It seems that James Traynor continues to have memory loss, not only is he confused over the status of Rangers Football Club and its history, he is now in favour of banning journalists who have the gall to ignore threats and the so-called party line that is being imposed upon them.
In a fans meeting between the Rangers Supporters Trust and club officials; which included Traynor, Craig Mather and Brian Stockbridge, a fan representative called R. Johnstone, directed a question to Traynor, he asked: “The bias against the club has to be tackled. We need to be very robust in taking on orchestrated campaigns like the one launched against Armed Forced Day tributes at Ibrox. Too often positives are neglected, we need a fightback. Do you agree Jim that we are given a harsher press than any other club?”
In reply, Traynor provided us with part two of his hypocrisy, as he replied: “There is an obvious bias against Rangers in certain sections of the press and in one mass media outlet in particular. I’d rather see the club in court pursuing large media companies rather than fans. If individual journalists overstep the mark I am in favour of selective bans which are more effective than excluding organisations.”
Now who would that ‘one mass media outlet in particular’ be? The Daily Record? The same Daily Record that Rangers board members and sources from within the club give information too? Or maybe BBC Scotland? The same BBC Scotland that beats the majority of other Scottish media outlets to major stories involving Rangers Football Club – again thanks to sources from within the club? Two media outlets that paid James Traynor handsomely over the years. Actually spending more than a decade at the paper, which is seen by many Rangers fans as ‘anti-Rangers’.
But is Traynor’s comments in relation to the ‘one mass media outlet’, down to personal issues with individuals rather than actual bias against the Ibrox side?
Traynor was the executive sports editor and a columnist at the Record, as well as presenting a weekly football phone-in for BBC Radio Scotland and appearing on Sportscene. Yet he was demoted and a new sports editor came in at the Record – soon after former journalist turned blogger David Leggat, began to publish posts attacking the Daily Record and specific employees at the club including Allan Rennie the editor-in-chief. From then until present day, Leggat has been used by somebody to launch a campaign of hate against the Daily Record and latterly BBC Scotland – is the person pulling Leggat’s strings actually James Traynor? If you thought that, you would not be in the minority.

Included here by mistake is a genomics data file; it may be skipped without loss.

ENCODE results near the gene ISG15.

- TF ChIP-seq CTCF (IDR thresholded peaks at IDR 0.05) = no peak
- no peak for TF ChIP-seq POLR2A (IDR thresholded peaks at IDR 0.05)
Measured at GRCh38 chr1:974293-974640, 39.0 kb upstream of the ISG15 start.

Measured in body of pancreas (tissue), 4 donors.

Traynor has even used a couple of blogs on the Rangers website to hit out at his former colleagues in cringeworthy fashion, but his latest comments prove that Traynor’s opinion shifts depending on who pays his salary – in short rent-a-quote for hire.
As quoted earlier, he told the Rangers Supporters Trust that: “I’d rather see the club in court pursuing large media companies rather than fans. If individual journalists overstep the mark I am in favour of selective bans which are more effective than excluding organisations.”
The same fans who have faced legal action or warnings from the club, include Traynor’s pal David Leggat and Chris Graham – both who are against the current regime. The same regime that pays Traynor’s wage currently. What did Traynor actually say to fans outside Ibrox that day, when he demanded the media including STV to leave the area – which resulted in numerous threats and abuse from fans in attendance being aimed at the assembled media.
If you are to believe the reports on Rangers forums, Traynor reportedly said: “Green people been told to name a price for club just now. Traynor also said if they don’t sell they are f***ed anyway.”
Imagine an employee of that same regime speaking out against them…. now you know why he didn’t want the prying eyes, ears and cameras of the media to hear what he had to say. Or should I say allegedly according to reports from those at the Ibrox gathering.